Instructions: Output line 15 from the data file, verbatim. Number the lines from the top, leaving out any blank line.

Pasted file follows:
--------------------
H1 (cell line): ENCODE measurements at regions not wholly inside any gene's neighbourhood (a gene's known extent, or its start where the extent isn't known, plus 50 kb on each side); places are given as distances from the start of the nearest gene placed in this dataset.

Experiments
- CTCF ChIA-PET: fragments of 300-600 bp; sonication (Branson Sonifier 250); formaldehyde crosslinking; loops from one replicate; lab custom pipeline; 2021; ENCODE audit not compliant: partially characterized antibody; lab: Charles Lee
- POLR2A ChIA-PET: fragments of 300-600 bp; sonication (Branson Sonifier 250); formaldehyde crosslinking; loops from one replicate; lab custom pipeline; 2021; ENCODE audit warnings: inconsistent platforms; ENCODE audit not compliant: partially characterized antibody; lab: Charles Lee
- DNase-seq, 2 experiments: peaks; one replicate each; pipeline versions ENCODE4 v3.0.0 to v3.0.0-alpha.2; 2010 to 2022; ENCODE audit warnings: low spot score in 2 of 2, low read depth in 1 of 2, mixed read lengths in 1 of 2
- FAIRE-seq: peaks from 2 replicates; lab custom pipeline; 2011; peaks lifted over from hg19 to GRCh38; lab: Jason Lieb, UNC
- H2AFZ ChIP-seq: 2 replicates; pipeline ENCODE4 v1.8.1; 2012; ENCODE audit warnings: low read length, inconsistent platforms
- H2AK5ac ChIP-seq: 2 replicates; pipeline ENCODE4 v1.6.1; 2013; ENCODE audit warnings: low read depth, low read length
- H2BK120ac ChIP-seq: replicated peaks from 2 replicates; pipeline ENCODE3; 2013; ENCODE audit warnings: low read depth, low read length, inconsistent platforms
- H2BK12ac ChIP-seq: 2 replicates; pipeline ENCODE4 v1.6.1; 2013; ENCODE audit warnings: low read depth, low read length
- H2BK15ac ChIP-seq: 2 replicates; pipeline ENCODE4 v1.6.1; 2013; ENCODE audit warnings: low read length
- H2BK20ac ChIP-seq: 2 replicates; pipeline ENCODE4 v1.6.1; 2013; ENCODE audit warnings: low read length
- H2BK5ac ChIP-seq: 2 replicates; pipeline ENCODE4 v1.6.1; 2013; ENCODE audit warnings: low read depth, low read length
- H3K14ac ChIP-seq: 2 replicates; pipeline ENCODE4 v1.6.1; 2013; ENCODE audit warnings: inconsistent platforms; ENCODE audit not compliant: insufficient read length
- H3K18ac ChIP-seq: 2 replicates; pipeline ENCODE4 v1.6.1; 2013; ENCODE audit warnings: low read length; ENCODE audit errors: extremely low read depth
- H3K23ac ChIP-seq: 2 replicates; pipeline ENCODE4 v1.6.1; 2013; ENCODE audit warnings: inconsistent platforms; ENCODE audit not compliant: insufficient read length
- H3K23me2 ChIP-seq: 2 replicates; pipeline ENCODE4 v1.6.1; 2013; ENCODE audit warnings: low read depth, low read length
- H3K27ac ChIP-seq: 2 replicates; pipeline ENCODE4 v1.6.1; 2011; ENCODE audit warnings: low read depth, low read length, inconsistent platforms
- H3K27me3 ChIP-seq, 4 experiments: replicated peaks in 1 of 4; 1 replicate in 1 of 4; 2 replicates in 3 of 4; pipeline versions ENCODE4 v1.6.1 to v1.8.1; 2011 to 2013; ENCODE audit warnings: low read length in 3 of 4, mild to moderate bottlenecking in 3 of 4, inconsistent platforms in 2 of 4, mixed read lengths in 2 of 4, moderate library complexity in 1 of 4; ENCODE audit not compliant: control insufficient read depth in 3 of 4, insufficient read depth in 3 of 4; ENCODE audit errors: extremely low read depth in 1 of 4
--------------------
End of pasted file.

- H3K18ac ChIP-seq: 2 replicates; pipeline ENCODE4 v1.6.1; 2013; ENCODE audit warnings: low read length; ENCODE audit errors: extremely low read depth